Final Evaluation of the Language Industry Initiative
The language industry is made up of three sectors: translation, language instruction and language technologies. According to The Conference Board of Canada, the language industry in Canada contributed $2.7 billion to gross domestic product (GDP) in 2004. The 2003 Action Plan for Official Languages (APOL) predicted that the demand for language services would increase noticeably over the coming years and the language industry would be unable to meet this increased demand. The purpose of the Language Industry Initiative (LII) was therefore to improve the capacity of the language industry to deliver its products and services in Canada and abroad. The LII had two key objectives:
- to help the language industry establish strategic directions, strengthen links among partners, improve its capability to respond to the increasing demand for linguistic services and products, develop the language industry and give it greater visibility; and
- to establish a sustainable succession plan following the implementation of the APOL.
The key activities of the LII were divided into two components: 1) building a Canadian language industry network, in the form of support for the Language Industry Association (AILIA); and 2) marketing and positioning, which included a contribution program for language industry companies and research and branding activities carried out by the Department.
This final evaluation of the LII covers the period from 2003 to 2007. The purpose of the evaluation was to assess the results and effectiveness of the Initiative. The evaluation included four lines of evidence: in-depth interviews (n=16), a documentation review, case studies (n=4) and a survey of AILIA members as well as companies that had received contributions under the Language Industry Program (LIP) (n=109).
AILIA success in positioning itself as a national language industry association
Overall, the AILIA has not yet fully succeeded in branding itself as a national association. According to the results of the evaluation, the association has yet to attract a critical mass of members, and the satisfaction rates with AILIA services are below what is expected for this type of association. The geographic distribution of members also indicates that language companies in Western Canada, especially language schools, are underrepresented in the AILIA. The AILIA has not succeeded in achieving its recruitment objectives. The association also depends largely on public funds for its survival, and its long-term survival is not assured under its current structure. Nevertheless, the Association has made major progress in the past year.
AILIA and LII contribution in improving industry capacity
By and large, the LII has had a positive impact on the ability of the industry to meet demand. The LIP had a positive impact on language schools, which were very successful in attracting an international clientele. Translation firms and language technology companies indicated that they were also satisfied with the LIP and that they used the program to attract new clients. However, the AILIA has had a marginal impact on professional and corporate development in general. In terms of human resource capacity, a minority of companies seem to have difficulty recruiting workers.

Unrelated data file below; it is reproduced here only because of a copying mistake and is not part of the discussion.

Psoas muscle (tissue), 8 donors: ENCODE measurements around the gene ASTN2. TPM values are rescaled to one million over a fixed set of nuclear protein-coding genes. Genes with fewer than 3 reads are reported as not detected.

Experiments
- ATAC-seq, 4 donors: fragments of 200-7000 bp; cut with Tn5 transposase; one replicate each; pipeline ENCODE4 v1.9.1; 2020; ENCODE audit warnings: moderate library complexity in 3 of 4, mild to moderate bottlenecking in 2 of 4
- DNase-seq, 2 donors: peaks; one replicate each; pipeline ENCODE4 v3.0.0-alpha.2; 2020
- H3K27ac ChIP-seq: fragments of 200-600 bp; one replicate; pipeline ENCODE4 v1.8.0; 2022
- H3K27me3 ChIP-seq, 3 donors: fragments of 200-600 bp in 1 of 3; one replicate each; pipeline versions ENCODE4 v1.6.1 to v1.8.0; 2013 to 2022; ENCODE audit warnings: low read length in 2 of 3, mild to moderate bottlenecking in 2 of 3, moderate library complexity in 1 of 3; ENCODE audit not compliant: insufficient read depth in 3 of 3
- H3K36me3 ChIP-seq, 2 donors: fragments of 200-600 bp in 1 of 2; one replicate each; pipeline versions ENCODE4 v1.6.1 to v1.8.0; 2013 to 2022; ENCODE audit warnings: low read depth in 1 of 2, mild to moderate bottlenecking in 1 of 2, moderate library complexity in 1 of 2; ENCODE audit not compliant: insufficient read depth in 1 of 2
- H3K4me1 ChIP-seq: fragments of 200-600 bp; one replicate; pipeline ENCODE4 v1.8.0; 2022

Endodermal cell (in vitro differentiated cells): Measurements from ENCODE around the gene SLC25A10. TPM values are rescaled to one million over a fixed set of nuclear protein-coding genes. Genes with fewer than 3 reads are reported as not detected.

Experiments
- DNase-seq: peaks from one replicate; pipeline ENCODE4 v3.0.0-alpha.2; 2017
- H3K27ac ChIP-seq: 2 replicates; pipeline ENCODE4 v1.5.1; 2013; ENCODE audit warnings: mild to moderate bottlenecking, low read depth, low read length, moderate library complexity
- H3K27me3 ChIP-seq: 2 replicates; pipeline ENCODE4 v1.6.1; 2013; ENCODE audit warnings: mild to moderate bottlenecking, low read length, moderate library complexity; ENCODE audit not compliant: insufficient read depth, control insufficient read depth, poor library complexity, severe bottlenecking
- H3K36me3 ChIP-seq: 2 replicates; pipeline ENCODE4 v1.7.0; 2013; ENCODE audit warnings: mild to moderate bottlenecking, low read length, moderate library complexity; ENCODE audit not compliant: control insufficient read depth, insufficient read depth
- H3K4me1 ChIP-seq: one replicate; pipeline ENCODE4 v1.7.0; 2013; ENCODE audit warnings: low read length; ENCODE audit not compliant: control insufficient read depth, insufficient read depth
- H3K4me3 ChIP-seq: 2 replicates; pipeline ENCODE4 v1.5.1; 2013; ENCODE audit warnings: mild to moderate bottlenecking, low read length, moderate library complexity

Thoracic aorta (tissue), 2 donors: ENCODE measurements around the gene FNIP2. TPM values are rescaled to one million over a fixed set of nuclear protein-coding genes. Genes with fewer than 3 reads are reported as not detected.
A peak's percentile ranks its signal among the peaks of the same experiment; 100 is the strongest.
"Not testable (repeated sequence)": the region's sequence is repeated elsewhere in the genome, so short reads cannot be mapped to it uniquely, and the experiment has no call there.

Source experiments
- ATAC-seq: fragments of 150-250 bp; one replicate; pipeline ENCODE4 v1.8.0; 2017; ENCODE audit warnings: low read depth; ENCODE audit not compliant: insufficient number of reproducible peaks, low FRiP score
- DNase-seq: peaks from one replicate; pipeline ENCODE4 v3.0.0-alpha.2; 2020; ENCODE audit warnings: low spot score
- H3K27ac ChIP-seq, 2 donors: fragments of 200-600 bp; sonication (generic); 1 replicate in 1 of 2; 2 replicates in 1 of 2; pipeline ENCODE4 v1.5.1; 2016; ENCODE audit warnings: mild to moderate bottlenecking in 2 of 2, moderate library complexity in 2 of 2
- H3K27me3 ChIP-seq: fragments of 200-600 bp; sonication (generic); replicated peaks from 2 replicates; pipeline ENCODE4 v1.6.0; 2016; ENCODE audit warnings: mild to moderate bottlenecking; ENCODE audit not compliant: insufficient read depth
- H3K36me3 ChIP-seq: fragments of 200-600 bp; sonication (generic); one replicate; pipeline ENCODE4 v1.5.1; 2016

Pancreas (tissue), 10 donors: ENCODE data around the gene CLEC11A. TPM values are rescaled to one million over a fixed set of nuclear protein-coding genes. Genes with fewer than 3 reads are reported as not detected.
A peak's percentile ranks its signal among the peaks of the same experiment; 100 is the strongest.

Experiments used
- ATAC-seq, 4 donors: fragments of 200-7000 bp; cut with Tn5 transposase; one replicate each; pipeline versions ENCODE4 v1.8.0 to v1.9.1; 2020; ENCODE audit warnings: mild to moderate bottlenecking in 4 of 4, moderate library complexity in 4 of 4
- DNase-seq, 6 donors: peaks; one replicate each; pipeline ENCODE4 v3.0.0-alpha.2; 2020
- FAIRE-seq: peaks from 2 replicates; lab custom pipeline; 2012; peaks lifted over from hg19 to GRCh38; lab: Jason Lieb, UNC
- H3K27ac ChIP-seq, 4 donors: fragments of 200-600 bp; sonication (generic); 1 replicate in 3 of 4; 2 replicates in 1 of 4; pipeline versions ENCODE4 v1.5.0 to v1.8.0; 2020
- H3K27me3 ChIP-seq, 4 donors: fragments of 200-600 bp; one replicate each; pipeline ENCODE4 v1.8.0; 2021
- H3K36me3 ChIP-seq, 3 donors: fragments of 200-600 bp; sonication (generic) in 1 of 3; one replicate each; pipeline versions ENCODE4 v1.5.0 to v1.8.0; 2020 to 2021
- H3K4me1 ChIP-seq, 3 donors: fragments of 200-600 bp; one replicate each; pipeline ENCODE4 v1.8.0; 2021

Success of the LII in raising awareness of business opportunities
Results indicate that the industry—especially translation firms—values the market studies and reports developed by the LII. Trade fairs and missions are also appreciated, mainly by the language schools, which participate in these events in order to attract many foreign students.
LII contribution in increasing the awareness of industry products and services among potential clients in other industrial sectors in Canada and abroad
Barring a few exceptions, most of the respondents to the in-depth interviews were unsure whether the Initiative helped to increase awareness of industry products and services among potential clients in other industrial sectors in Canada and abroad. No single industry representative could confirm that the LII helped them establish contact with clients outside their traditional markets.
Contribution to creating synergies between language industry organizations
The results indicate that, generally, the LIP contributed to building links between beneficiaries and other partners, especially language training and technology companies. These links were established during trade missions, participation at trade fairs, etc. The AILIA also established links with other institutions; however, a small majority of its members believes that the association helped them establish new contacts with people in their industry.
The evaluation team examined program cost effectiveness and efficiency. A systematic comparison of the costs incurred in managing the LII contribution agreements with those of two other programs indicates that LII management costs are very high, i.e. greater than 30% of the value of contributions. This can be explained in part by the small scope of the program and the value of individual contributions. However, forecast revenues generated by projects funded by the LIP, estimated at over $6 million, tend to show that the short-term financial impact of the LIP exceeds program costs, at least those related to contribution agreements.
The Language Industry Initiative has sunset on March 31, 2008. As a result, the evaluation report does not contain any recommendations, and a management action plan from the program was not required. The management response indicated that the program concurs with the findings and conclusions of the evaluation.
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